Himes pooh-poohed the notion that an armed citizenry might be a barrier to tyranny. “First of all, we have free elections, so tyranny is not a realistic possibility in America,” Himes insisted. “Even if it were, does anyone doubt that the firepower the government could muster would easily outgun civilian resistance? In a worst case scenario, I think most would agree that the potential risk of government oppression with gun control is preferable to the proven risk of random violence when the general population is allowed to have weapons.”
Russia Bans US Adoptions
The Russian legislature passed and President Vladimir Putin signed a bill banning the adoption of Russian children by U.S. Families.
In a signing statement President Putin asserted that “we cannot continue to subject the fruit of Russian loins to lives of degradation and depravity in an immoral society. Not only is the culture permeated with filth that poses as art, but the physical safety of the children is not even protected in the schools. For us to continue acquiescing to these adoptions would make us knowing accomplices in the criminal abuse of these children.”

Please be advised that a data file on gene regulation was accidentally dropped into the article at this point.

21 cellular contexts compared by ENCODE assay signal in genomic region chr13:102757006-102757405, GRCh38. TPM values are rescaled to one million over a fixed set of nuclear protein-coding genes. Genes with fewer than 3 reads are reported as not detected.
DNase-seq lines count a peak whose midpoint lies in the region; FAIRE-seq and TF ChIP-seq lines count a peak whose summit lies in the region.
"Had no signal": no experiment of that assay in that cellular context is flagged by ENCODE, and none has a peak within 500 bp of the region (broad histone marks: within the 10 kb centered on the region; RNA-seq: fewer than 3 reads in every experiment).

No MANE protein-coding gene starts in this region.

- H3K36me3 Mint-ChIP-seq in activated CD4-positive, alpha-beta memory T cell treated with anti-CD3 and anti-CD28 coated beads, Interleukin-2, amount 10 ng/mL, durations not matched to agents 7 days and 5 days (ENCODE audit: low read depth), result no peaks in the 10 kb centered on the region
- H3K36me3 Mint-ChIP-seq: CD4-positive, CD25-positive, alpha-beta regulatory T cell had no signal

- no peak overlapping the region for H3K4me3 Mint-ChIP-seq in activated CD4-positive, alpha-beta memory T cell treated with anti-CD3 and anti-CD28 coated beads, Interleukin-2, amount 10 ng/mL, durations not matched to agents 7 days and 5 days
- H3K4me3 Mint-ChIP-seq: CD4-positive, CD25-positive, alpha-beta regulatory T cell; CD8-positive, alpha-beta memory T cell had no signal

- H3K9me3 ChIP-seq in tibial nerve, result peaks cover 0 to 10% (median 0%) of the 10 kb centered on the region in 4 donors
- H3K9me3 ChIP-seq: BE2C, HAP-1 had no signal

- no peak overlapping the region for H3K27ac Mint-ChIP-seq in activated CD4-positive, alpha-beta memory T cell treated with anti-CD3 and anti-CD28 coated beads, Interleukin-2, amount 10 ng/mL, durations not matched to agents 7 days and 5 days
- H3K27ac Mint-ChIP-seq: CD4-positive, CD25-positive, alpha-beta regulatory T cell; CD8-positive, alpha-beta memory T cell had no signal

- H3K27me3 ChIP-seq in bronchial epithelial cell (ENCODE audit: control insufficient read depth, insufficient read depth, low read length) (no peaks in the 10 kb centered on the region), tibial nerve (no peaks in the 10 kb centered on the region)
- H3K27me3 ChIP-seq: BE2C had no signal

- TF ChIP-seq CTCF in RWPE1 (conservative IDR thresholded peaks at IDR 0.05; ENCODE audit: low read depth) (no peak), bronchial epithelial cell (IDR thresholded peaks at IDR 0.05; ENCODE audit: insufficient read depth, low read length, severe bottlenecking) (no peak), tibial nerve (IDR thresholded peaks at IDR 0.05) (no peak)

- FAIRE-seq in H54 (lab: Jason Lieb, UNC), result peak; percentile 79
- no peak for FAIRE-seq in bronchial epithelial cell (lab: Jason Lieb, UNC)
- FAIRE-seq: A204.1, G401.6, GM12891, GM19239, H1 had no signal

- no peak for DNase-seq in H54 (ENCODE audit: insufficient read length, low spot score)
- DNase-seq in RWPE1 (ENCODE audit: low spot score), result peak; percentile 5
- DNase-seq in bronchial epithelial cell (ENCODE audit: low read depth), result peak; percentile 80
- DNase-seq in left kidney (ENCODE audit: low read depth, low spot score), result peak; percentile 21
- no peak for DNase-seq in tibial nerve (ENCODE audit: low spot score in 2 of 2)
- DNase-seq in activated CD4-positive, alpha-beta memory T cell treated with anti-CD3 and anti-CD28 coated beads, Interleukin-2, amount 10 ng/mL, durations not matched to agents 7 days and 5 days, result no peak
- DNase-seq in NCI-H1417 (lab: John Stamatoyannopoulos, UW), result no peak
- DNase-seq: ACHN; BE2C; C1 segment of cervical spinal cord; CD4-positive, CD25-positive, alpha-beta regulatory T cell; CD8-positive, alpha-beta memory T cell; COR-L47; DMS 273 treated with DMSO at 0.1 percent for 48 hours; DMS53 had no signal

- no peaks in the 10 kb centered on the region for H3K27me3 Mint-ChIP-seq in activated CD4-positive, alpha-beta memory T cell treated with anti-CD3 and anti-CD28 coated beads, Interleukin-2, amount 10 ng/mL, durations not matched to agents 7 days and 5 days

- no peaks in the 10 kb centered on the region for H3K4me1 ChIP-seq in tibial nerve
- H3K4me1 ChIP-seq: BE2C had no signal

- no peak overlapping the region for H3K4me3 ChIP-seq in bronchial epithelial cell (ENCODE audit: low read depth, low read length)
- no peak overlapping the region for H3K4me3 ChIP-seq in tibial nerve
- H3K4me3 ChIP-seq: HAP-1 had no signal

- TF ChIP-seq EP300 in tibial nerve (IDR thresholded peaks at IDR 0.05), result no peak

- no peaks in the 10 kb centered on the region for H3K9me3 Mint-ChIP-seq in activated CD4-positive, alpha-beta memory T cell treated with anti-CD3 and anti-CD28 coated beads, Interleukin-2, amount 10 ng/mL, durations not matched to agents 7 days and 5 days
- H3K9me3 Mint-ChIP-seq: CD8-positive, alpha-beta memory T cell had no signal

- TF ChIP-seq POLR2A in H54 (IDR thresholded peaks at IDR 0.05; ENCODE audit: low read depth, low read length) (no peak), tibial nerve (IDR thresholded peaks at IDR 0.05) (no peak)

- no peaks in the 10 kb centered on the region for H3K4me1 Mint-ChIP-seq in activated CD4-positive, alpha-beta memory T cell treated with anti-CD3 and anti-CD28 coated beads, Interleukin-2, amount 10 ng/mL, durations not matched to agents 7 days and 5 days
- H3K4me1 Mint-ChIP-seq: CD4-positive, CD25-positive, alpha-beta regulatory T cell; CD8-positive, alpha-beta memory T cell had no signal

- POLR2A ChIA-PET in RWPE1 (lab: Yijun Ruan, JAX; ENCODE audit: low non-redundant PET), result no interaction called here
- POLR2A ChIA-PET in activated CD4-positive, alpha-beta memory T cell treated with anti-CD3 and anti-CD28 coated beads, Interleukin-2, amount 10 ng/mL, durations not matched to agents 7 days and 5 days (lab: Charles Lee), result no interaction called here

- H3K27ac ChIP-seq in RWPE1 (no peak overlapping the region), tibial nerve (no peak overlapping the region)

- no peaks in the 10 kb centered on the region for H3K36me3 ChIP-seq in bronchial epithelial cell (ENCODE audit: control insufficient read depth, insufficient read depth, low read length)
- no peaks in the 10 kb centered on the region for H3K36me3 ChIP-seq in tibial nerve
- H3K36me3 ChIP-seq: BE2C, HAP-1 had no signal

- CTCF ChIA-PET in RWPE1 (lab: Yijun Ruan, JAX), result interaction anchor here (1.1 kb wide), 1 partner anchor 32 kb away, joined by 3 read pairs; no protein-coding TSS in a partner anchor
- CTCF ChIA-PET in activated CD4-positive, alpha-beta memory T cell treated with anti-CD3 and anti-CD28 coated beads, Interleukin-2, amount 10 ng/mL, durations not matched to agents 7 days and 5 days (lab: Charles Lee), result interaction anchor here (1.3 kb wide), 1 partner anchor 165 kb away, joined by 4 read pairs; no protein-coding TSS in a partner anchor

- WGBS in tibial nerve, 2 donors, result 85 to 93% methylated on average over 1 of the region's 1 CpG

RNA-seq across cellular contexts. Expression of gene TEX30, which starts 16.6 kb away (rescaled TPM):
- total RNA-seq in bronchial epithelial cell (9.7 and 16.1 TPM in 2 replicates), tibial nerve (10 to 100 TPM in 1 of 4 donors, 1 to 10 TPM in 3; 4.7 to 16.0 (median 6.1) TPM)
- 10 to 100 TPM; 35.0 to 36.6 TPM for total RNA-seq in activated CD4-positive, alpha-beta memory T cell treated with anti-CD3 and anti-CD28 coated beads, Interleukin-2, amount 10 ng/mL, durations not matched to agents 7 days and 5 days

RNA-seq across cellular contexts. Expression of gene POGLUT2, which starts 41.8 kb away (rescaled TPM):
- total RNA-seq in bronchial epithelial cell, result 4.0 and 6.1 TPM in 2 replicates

A secondary concern cited by Putin was “the looming economic hardships that will befall most American families in the months and years to come. The government is accumulating debts it cannot repay. Bankruptcy and currency collapse are inevitable. The Obama Administration's insistence on pursuing the same types of socialist policies that wrecked the Soviet Union augur a bleak future—one to which we cannot in good conscience allow to be inflicted on our children.”
US Presidential Press Secretary Jay Carney said “the President is a bit miffed by Putin's blunt assault on American culture, but not overly concerned about the effects. Those negatively affected by the ban on adoptions are mostly the rich—people who generally have done less than their fair share of human suffering. So there is an element of inadvertent equity in the move.”
Carney pointed out that “it's not as if those blocked by the Russian legislation are without recourse. There will still be plenty of non-white babies they can buy from China or Africa. In fact, obtaining a child from these other sources might help them overcome some of the ingrained racism that dominates this segment of our society.”
There were nearly 1,000 adoptions of Russian orphans and unwanted babies by American parents last year. The measure puts an end to that option for those desperately seeking to become parents..